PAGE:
Some characteristics of the participants regarding performing BSE, displaying screening mammography behaviour and influencing factors are shown in Table 1. Of the participants, 25.6% had performed BSE, 34.5% had undergone mammography, while 68.8% and 63.7% obtained advice from a midwife on BSE and mammography, respectively. Barriers to screening mammography are shown in Table 2. In all, 46.9% lacked mammogram knowledge, 13.2% received advice from healthcare professionals, and 20.1% thought that they were healthy and thus did not need mammography.

Table 1

Performing BSE, displaying screening mammography behavior and influencing factors (N=1025), Sivas, Turkey, 2010

Having performed BSE
Having undergone mammography
Planning to undergo mammography (within next 1–5 years)
BSE explained
Those who gave advice on BSE (n=522)
Mammogram explained
Those who gave advice on mammography (n=430)
Table 2

Barriers to screening mammography (N=1025)

Lack of mammogram knowledge
Receiving advice from healthcare professionals
Perceiving mammography as a painful and unbearable procedure
Thinking that they are healthy, thus did not need mammography

Some characteristics of the participants regarding behaviour towards Pap test screening and influencing factors are given in Table 3. Of the participants, 38.5% had undergone a Pap test, 38.7% planned to undergo a Pap test (within the next 1–5 years), and 70.2% received advice from a midwife. Barriers to screening Pap test are noted in Table 4. Of the participants, 45.9% lacked knowledge about the Pap test, 11.8% received advice from healthcare professionals, 18.9% thought that they were healthy and thus did not need a ‘Pap test’.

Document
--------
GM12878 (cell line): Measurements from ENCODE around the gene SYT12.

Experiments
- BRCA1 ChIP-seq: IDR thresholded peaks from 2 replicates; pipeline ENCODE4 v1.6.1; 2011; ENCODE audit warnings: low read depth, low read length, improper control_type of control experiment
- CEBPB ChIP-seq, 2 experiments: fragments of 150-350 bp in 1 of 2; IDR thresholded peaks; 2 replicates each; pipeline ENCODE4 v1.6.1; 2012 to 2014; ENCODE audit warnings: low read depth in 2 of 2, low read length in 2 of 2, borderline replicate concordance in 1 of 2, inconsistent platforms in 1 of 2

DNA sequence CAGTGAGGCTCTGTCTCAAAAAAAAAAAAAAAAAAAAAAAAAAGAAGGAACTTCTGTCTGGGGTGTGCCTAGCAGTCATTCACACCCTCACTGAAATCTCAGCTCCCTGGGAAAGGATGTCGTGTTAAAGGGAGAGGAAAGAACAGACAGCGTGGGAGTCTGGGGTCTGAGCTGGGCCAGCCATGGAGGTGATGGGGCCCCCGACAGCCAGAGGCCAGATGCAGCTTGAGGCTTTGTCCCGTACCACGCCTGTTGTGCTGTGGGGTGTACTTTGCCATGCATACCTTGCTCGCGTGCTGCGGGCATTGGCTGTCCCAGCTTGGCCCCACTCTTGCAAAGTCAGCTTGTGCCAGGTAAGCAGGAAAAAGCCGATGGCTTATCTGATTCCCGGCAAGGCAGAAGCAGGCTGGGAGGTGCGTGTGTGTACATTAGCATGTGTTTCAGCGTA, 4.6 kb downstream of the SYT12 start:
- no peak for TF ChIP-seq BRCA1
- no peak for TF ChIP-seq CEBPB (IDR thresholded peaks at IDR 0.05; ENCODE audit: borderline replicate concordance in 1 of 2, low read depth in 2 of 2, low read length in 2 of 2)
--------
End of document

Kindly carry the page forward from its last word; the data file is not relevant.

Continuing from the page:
Table 3

Displaying screening Pap test behavior and influencing factors (N=1025), Sivas, Turkey

Having undergone a Pap test
Planning to undergo a Pap test (within next 1–5 years)
Pap test explained
Those who gave advice on Pap test (n=410)
Table 4

Barriers to Pap test screening (N=1025)

Lack of Pap test knowledge
Receiving advice from healthcare professionals
Perceiving Pap smear as a painful and unbearable procedure
Thinking that they are healthy, thus did not need a ‘Pap test’


There has been significant improvement in breast cancer outcomes owing to BSE and mammography screening, because they have contributed to the early detection/early diagnosis of breast cancer12. As stated in the literature, among barriers perceived by women preventing them from participating in early diagnosis and screening practices of breast and cervical cancer are fear of cancer, lack of transportation to health facilities, lack of knowledge about cancer and early diagnosis13,14. In the present study, of the participating women, 27.2% were informed about BSE, 68.8% were advised to perform BSE by midwives, 17.1% were informed about mammography and 46.9% lacked knowledge about mammography, which is consistent with the results in the literature indicating that women still lack knowledge about these issues.

Although screening methods help to reduce breast and cervical cancer-related mortality, studies conducted on the issues indicate that women do not have sufficient knowledge of screening methods or that they avoid using these methods15,16. These studies also indicate that women’s awareness of cancer is not adequate and they have negative judgments and beliefs about screening methods15,16.